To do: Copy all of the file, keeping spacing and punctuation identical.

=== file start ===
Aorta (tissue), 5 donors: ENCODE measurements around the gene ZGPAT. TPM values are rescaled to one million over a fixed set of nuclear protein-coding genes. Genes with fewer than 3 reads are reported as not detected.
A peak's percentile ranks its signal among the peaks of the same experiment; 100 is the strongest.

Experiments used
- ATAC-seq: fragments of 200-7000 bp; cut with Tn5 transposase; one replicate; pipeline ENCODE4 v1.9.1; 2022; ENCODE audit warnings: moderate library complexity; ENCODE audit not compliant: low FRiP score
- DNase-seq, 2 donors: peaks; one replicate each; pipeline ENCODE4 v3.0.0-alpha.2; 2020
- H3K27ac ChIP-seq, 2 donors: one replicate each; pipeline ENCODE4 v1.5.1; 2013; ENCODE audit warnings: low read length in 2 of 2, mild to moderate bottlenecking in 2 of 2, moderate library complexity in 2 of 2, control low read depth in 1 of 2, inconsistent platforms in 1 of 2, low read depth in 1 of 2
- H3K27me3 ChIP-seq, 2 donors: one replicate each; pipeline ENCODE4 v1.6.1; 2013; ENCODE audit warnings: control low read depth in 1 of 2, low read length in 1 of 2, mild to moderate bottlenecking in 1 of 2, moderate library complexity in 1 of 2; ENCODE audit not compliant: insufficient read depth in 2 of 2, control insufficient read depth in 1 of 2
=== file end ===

Aorta (tissue), 5 donors: ENCODE measurements around the gene ZGPAT. TPM values are rescaled to one million over a fixed set of nuclear protein-coding genes. Genes with fewer than 3 reads are reported as not detected.
A peak's percentile ranks its signal among the peaks of the same experiment; 100 is the strongest.

Experiments used
- ATAC-seq: fragments of 200-7000 bp; cut with Tn5 transposase; one replicate; pipeline ENCODE4 v1.9.1; 2022; ENCODE audit warnings: moderate library complexity; ENCODE audit not compliant: low FRiP score
- DNase-seq, 2 donors: peaks; one replicate each; pipeline ENCODE4 v3.0.0-alpha.2; 2020
- H3K27ac ChIP-seq, 2 donors: one replicate each; pipeline ENCODE4 v1.5.1; 2013; ENCODE audit warnings: low read length in 2 of 2, mild to moderate bottlenecking in 2 of 2, moderate library complexity in 2 of 2, control low read depth in 1 of 2, inconsistent platforms in 1 of 2, low read depth in 1 of 2
- H3K27me3 ChIP-seq, 2 donors: one replicate each; pipeline ENCODE4 v1.6.1; 2013; ENCODE audit warnings: control low read depth in 1 of 2, low read length in 1 of 2, mild to moderate bottlenecking in 1 of 2, moderate library complexity in 1 of 2; ENCODE audit not compliant: insufficient read depth in 2 of 2, control insufficient read depth in 1 of 2